Editorials
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A significant step

Congress’s vote urging the Spanish government to recognize Palestine should not be viewed as side-taking

Terrorism once again showed its ugliest face in Jerusalem on Tuesday with the murder of five people who were stabbed while praying at a synagogue. Eight more were wounded by the two terrorists, who were shot down by police. This is a despicable act for which no justification or excuse could ever exist.

But attacks by fanatics cannot be used to condemn an entire people or to send important decisions off course. The violence that has ravaged the Middle East for decades – and has flared up in similar, and even worse episodes, on both sides – is a source of suffering for its victims and a source of concern for the international community.

Several European countries have adopted the strategy of forcing a way out of the deadlock by recognizing the Palestinian state, which already enjoys observer status at the United Nations. In this context – as Britain has already done and France soon will – the Spanish parliament has approved a non-binding motion put forward by the Socialist group, asking the government to recognize Palestine as a state.

The EU is Israel’s main trade partner and the Palestinian government’s top donor, giving it plenty of leverage

The document, which was approved on Tuesday, makes no reference to a deadline by which Spain must recognize this new state, nor does it threaten Israel with recognizing Palestine in the absence of negotiations, as the original draft proposed. Yet these nuances do not detract from the significance of this parliamentary initiative, both inside and outside Spain.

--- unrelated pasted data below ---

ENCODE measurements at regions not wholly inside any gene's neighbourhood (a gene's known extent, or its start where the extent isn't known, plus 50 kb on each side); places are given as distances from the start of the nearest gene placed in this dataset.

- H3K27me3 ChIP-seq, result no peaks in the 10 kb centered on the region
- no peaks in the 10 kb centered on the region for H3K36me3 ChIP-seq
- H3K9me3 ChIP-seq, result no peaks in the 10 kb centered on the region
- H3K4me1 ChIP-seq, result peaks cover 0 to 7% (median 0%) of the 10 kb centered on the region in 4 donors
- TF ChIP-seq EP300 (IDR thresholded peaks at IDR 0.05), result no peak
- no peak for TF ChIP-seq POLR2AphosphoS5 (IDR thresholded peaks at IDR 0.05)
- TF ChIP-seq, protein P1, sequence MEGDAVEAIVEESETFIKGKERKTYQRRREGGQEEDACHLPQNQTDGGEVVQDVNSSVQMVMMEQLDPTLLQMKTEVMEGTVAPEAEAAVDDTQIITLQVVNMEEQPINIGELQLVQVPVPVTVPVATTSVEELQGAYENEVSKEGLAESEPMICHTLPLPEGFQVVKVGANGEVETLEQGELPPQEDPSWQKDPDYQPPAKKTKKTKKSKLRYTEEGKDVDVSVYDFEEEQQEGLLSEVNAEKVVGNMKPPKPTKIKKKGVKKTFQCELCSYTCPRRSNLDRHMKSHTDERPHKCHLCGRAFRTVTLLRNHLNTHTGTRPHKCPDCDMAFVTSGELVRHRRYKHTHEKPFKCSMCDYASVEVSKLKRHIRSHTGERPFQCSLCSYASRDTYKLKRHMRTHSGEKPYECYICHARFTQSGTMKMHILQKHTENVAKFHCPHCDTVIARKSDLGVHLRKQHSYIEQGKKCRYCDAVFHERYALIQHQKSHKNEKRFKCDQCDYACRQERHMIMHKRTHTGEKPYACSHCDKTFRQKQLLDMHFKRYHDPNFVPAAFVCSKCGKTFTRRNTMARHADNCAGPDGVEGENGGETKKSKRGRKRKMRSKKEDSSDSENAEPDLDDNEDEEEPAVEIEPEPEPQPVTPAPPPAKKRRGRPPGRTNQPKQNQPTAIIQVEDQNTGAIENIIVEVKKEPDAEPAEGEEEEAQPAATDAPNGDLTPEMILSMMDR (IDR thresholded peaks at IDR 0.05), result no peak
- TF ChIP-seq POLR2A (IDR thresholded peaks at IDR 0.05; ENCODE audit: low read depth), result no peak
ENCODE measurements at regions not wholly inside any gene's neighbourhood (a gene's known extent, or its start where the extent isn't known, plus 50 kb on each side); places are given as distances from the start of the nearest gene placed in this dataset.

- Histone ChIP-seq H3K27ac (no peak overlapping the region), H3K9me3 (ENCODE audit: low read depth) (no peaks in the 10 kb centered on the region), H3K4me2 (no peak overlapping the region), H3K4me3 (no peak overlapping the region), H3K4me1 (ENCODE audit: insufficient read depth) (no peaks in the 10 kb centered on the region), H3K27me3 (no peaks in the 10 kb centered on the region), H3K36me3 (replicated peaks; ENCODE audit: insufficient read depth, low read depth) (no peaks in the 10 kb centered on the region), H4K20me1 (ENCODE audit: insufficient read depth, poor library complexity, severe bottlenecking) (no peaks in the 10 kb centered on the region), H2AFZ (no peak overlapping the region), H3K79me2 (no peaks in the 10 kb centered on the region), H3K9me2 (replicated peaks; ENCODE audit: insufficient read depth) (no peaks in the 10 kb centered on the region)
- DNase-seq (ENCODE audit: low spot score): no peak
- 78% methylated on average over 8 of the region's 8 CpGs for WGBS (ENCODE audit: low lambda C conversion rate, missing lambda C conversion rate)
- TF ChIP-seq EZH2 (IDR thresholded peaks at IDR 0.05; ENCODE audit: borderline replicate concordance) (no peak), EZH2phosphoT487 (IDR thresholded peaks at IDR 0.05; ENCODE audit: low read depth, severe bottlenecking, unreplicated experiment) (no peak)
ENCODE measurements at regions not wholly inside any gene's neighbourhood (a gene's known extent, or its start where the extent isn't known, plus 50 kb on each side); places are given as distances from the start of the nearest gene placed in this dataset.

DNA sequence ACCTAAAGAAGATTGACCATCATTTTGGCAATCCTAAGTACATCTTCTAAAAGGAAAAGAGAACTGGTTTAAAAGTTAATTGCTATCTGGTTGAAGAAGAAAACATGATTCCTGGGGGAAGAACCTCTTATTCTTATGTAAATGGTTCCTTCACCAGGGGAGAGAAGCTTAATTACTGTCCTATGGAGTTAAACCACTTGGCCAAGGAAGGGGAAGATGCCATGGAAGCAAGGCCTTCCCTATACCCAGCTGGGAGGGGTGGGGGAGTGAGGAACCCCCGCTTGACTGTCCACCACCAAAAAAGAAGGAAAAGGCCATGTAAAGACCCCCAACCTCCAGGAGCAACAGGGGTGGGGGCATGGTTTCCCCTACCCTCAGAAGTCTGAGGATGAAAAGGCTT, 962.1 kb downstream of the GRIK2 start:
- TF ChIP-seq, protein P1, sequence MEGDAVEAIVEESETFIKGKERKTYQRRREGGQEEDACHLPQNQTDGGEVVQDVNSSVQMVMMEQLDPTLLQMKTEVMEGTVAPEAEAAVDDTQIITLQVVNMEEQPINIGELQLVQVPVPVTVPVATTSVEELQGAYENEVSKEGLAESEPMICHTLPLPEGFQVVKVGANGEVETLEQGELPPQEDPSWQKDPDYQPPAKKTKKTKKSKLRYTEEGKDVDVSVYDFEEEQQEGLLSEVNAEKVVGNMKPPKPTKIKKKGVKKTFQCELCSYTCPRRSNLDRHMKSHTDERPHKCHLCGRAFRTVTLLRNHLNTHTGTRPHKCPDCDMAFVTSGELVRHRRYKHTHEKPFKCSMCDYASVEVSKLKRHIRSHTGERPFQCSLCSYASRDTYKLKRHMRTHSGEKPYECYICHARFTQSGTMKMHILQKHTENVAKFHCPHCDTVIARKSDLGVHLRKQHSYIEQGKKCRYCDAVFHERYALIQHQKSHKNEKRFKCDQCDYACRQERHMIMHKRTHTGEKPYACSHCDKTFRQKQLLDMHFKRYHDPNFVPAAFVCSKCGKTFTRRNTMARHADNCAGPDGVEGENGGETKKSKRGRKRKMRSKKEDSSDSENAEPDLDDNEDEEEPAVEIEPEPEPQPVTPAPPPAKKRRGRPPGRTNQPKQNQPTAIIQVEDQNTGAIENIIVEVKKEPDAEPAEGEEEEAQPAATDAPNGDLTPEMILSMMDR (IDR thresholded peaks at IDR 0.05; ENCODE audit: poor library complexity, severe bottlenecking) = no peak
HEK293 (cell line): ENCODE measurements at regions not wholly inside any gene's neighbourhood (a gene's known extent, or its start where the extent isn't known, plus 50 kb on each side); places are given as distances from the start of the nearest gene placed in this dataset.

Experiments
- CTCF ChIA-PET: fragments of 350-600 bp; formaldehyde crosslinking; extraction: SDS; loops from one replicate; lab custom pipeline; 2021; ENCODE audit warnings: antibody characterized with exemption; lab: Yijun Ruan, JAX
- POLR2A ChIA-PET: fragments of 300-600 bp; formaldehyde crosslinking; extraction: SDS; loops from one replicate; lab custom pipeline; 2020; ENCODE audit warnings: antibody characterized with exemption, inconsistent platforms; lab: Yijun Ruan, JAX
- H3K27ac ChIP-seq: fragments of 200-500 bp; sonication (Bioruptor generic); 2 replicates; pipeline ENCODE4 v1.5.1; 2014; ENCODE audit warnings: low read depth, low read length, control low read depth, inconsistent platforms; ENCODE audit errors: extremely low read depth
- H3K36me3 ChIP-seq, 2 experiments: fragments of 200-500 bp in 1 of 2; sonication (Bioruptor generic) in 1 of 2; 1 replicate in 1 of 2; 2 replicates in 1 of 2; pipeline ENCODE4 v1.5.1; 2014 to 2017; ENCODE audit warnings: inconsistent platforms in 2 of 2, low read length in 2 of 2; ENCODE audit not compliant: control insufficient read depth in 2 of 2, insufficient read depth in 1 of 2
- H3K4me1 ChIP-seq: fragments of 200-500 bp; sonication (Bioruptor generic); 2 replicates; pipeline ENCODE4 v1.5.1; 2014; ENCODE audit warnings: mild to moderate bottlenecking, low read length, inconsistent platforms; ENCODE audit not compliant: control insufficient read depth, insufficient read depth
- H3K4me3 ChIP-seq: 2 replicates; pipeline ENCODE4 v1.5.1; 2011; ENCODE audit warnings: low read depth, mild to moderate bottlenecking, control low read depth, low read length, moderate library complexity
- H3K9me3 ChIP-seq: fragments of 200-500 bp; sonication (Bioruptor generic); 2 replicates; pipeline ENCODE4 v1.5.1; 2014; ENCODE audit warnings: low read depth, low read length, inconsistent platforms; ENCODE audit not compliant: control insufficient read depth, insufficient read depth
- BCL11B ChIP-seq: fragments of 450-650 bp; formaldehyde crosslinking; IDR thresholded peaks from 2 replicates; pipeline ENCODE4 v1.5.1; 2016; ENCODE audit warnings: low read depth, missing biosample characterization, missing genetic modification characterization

Domestically, at a time marked by a deep divide between political parties and society, and between the parties themselves, the degree of consensus achieved on this issue underscores that when politicians work together in a spirit of dialogue, it is perfectly possible to reach a broad consensus on matters of state.

Internationally, this vote is significant because it shows Spain acting along the same lines as most of its European partners. The Treaty of Lisbon requires prior consultation among EU members before embarking on relevant foreign action. And that is what happened in this case. Such consultation is important so as to oil the mechanisms that will pave the way for coordinated common action on the Middle East, as well as on any other matter.

Europe’s strategy, which received backing by the Spanish Congress on Tuesday, is not so much to lead the Middle East peace process as to exert an influence and contribute ideas towards a positive resolution of the Israeli-Palestinian conflict. And it is in a privileged position to do so: the EU is Israel’s main trade partner and simultaneously the Palestinian government’s top donor, giving it plenty of leverage to make itself heard.

Recognition of Palestine, when it happens, should not be viewed as a taking of sides against anybody, but as a firm commitment to the difficult but necessary peace process.

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